So, I think we -- we don't necessarily need to cut Boeing slack, but I think we need to recognize that they, too, are as engaged now. My caveat to this of course, Don, is when the final investigation comes through and the final report and the FAA has looked into its own and worked out where it also went wrong, then there will need to be a complete rethink of the certification of aircraft. You can never have this again.

LEMON: Richard Quest, much appreciated. Thank you, sir. We'll be right back.


LEMON: Pete Buttigieg has surprised some people with his momentum in a really crowded field of Democratic presidential hopefuls. The mayor of South Bend, who is a gay Episcopalian, is calling for the re- emergence of the religious left. Kirsten Powers wrote in her column for USA Today that his countercultural approach to Christianity is what America needs now.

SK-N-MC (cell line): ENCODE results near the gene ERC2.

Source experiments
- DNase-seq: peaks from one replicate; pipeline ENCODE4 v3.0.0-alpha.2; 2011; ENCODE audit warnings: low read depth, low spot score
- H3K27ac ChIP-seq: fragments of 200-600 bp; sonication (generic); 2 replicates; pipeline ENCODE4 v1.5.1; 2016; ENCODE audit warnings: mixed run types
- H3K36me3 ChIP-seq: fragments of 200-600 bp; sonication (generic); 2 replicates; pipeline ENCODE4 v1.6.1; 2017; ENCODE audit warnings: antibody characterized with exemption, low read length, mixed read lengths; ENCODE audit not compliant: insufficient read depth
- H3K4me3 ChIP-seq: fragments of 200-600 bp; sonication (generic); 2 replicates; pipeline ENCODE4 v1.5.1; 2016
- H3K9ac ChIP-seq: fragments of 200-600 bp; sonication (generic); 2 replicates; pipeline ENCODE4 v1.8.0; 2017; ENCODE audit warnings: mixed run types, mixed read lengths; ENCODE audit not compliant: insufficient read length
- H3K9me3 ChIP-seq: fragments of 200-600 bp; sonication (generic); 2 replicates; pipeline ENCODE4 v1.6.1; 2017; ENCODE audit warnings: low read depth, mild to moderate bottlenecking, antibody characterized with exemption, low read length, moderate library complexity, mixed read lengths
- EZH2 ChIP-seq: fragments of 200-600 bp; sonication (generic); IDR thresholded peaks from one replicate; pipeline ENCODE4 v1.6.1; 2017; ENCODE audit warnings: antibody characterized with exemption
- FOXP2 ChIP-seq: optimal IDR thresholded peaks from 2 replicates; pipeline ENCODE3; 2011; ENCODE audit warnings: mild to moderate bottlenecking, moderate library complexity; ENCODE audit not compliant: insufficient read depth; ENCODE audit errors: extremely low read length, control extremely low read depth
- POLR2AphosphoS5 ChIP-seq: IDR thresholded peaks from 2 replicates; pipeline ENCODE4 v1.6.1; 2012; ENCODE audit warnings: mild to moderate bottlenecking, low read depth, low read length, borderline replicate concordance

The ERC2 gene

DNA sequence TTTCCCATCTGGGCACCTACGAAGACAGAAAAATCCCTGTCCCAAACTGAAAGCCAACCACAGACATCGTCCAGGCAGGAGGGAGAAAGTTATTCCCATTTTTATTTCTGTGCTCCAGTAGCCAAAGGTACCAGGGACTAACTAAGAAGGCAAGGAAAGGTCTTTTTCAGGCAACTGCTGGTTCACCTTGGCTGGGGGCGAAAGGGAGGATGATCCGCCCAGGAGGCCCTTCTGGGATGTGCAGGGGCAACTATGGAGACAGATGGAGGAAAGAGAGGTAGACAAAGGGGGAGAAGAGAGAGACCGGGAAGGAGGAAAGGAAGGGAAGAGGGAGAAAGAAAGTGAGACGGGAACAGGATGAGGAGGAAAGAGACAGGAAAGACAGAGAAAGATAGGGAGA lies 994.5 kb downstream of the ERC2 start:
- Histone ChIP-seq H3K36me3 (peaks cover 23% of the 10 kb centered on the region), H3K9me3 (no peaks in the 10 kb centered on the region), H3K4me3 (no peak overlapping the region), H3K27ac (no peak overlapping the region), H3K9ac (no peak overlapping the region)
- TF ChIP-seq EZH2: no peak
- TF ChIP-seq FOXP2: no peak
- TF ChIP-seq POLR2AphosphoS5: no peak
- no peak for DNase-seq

Kirsten is here to discuss. Kirsten, good evening. Thank you so much. Fascinating piece, by the way.


LEMON: So why is Mayor Buttigieg's countercultural approach to Christianity what we need now?

POWERS: Because I think that we have for quite some time had a dominance of religious right where it has gone to the point where I think a lot of Americans think that to be Christian is to be a member of the religious right to hold the kind of theology they have, to vote the way that they vote. In fact, there is a long history of progressive Christianity and that has really gotten lost. Most people know that, of course, we have civil rights movement and Martin Luther King Jr. and it was driven by their faith, but I think in the more modern society, we sort of seated that to the right.

[23:50:02] And liberals have said, you know, we're not the religious people, we believe it is a separation of church and state, which of course, you know, everyone should believe in. But there is no reason to seed that ground in terms of Christianity to the religious right, who are often misrepresenting, frankly, what Jesus taught.